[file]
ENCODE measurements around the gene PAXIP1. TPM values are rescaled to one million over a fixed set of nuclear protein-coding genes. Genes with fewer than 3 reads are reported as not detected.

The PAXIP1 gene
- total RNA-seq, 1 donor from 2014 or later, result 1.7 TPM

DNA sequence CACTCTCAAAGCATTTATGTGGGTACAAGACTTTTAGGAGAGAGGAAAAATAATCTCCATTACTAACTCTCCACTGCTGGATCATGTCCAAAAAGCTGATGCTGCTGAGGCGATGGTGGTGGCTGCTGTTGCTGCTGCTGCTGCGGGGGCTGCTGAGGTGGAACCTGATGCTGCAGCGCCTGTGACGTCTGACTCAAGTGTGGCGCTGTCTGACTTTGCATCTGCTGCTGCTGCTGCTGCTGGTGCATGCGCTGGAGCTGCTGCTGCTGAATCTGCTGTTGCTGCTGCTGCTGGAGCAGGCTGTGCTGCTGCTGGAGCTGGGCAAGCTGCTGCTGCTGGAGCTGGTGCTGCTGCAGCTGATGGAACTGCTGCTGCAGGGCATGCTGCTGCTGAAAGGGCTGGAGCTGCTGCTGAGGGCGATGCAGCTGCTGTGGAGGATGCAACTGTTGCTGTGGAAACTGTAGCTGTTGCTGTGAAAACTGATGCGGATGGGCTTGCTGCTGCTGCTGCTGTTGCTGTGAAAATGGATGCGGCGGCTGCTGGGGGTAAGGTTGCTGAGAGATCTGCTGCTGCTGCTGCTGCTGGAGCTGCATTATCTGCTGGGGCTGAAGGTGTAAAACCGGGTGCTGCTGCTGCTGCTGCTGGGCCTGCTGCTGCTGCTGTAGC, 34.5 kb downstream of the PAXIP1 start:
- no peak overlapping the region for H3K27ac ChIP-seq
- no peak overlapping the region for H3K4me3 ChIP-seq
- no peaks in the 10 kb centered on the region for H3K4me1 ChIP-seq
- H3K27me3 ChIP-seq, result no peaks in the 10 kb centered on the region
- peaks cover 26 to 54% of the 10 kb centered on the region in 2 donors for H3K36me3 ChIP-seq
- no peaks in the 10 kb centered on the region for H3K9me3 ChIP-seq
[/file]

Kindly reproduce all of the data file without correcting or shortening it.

ENCODE measurements around the gene PAXIP1. TPM values are rescaled to one million over a fixed set of nuclear protein-coding genes. Genes with fewer than 3 reads are reported as not detected.

The PAXIP1 gene
- total RNA-seq, 1 donor from 2014 or later, result 1.7 TPM

DNA sequence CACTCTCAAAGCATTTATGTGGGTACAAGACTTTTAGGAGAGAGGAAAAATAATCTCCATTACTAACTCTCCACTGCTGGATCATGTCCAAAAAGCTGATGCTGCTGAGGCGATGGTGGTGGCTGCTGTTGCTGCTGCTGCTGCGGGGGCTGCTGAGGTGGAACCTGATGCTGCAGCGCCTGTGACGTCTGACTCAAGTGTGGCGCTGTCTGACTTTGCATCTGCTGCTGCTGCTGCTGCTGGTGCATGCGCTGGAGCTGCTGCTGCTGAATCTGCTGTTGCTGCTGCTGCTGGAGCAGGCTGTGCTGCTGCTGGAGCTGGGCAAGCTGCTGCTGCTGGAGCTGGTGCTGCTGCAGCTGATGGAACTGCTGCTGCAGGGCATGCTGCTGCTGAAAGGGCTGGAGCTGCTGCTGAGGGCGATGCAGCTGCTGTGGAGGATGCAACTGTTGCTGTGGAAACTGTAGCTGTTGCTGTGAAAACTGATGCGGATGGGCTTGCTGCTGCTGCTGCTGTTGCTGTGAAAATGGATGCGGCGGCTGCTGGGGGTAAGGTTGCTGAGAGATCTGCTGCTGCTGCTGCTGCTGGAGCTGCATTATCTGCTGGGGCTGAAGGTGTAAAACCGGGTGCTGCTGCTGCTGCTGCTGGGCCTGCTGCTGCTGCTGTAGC, 34.5 kb downstream of the PAXIP1 start:
- no peak overlapping the region for H3K27ac ChIP-seq
- no peak overlapping the region for H3K4me3 ChIP-seq
- no peaks in the 10 kb centered on the region for H3K4me1 ChIP-seq
- H3K27me3 ChIP-seq, result no peaks in the 10 kb centered on the region
- peaks cover 26 to 54% of the 10 kb centered on the region in 2 donors for H3K36me3 ChIP-seq
- no peaks in the 10 kb centered on the region for H3K9me3 ChIP-seq